Image white dwarf

The white dwarfs

The white dwarfs represent the final stage of evolution for stars with a small mass: they are very small compact stars that rotate rapidly. To get an idea of their size they have been compared to the Sun, on the right of the figure is a dot that represents a white dwarf and on the left is the Sun. It is evident that the sizes of the white dwarfs are inferior to those of a normal star. Its size is comparable to that of a planet like Earth.

How does a white dwarf form? After the red giant stage, when almost all the helium in the nucleus has been transformed into carbon, the star no longer produces enough energy to stop the gravitational contractions and it is destined to collapse rapidly; as a consequence of this, the outer layers will once more start to push in the inner ones, and as a result the pressure and the temperature of the nucleus will increase. If this happens the temperature could reach such high levels that the transformation of carbon particles is triggered off. However, if the mass of the star is less than a certain critical level, that is one and a half times the mass of the Sun, the outer layers won’t be heavy enough to allow such an internal temperature to be reached; and the carbon particles will not undergo transformation.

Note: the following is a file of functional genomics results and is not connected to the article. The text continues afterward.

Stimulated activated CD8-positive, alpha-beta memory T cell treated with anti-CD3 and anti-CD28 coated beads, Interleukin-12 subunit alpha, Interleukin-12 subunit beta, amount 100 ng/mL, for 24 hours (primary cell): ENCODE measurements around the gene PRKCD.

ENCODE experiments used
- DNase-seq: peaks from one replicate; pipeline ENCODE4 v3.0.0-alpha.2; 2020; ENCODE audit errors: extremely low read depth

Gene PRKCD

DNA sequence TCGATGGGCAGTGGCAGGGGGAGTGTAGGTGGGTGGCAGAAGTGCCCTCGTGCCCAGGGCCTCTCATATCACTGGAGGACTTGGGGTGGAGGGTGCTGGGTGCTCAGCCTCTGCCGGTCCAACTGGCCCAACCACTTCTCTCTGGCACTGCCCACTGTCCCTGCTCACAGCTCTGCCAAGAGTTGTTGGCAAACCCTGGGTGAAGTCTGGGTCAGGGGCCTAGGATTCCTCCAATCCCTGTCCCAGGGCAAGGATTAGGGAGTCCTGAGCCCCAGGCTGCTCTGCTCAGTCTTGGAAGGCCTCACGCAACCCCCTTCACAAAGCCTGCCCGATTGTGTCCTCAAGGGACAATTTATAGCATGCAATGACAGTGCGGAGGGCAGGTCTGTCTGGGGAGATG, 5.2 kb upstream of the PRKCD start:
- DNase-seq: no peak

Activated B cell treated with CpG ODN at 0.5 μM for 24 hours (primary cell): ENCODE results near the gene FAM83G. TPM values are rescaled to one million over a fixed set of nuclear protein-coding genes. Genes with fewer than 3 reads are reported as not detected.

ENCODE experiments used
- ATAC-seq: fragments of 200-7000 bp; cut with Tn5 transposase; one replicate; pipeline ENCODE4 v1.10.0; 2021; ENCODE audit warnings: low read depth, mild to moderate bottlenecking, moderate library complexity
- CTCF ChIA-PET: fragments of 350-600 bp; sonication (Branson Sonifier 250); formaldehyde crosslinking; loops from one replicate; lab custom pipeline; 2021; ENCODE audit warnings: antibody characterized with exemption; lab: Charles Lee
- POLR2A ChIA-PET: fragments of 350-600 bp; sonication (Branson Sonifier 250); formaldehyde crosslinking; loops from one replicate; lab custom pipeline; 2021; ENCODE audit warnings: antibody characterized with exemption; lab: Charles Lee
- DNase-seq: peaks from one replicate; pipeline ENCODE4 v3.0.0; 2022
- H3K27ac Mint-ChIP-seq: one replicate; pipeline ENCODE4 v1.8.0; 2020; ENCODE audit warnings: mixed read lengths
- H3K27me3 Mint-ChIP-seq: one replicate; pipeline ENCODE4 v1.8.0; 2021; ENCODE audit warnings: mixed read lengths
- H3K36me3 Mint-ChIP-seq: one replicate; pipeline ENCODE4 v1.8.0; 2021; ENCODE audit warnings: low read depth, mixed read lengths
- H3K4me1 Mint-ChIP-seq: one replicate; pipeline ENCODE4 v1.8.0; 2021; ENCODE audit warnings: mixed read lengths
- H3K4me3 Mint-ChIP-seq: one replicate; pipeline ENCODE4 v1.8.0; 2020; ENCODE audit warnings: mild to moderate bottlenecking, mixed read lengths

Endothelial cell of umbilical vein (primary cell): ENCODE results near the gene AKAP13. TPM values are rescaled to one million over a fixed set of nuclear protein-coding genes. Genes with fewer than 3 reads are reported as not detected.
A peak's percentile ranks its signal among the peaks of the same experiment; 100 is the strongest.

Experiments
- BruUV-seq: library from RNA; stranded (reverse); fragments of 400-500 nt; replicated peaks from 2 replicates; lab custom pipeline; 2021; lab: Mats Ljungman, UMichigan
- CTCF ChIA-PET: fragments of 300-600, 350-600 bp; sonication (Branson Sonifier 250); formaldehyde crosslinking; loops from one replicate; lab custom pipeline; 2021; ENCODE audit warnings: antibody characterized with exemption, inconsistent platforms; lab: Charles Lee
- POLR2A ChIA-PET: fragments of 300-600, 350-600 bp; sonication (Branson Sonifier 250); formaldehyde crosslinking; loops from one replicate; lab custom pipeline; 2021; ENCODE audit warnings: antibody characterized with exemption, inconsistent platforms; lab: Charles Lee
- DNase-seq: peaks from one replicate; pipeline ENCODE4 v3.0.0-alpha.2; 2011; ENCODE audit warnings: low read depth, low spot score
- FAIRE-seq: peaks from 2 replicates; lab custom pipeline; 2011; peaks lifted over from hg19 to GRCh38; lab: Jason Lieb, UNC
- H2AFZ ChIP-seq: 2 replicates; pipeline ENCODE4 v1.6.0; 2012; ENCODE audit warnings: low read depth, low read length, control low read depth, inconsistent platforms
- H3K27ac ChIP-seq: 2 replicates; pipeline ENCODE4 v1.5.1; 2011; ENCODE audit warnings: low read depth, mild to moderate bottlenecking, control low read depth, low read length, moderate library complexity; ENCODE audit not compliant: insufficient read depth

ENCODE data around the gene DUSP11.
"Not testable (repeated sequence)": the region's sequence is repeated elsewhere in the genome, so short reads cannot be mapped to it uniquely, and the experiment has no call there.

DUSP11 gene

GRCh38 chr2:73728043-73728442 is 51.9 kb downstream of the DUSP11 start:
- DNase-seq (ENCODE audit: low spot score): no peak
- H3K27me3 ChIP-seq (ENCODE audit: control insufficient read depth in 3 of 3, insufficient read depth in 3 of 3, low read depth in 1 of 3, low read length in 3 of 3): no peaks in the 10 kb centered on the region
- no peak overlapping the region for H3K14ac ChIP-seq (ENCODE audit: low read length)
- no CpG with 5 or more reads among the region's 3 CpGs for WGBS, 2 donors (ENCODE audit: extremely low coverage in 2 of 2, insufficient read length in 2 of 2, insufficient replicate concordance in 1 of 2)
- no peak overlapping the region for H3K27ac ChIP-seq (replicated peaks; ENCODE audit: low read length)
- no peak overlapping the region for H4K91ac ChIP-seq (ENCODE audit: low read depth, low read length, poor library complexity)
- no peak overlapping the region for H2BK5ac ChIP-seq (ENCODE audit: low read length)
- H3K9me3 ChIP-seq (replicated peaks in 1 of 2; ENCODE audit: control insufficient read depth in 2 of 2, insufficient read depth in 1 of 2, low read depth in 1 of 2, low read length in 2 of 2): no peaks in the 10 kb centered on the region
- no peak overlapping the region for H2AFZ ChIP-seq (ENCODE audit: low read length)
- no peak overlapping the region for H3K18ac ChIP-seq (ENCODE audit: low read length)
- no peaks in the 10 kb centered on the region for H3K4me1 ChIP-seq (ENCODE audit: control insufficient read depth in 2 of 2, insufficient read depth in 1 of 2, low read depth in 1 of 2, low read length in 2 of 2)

On the other hand, if the nuclear transformation of the carbon particles is not set off, then new energy is not produced and the pressure on the outer layers does not occur. As a consequence, the star continues to collapse until the particles are so close to each other that the star can contract no more. The star is now in a stable equilibrium but without the production of anymore energy in the nucleus: the star has now become a white dwarf which will continue to undergo a progressive process of cooling.

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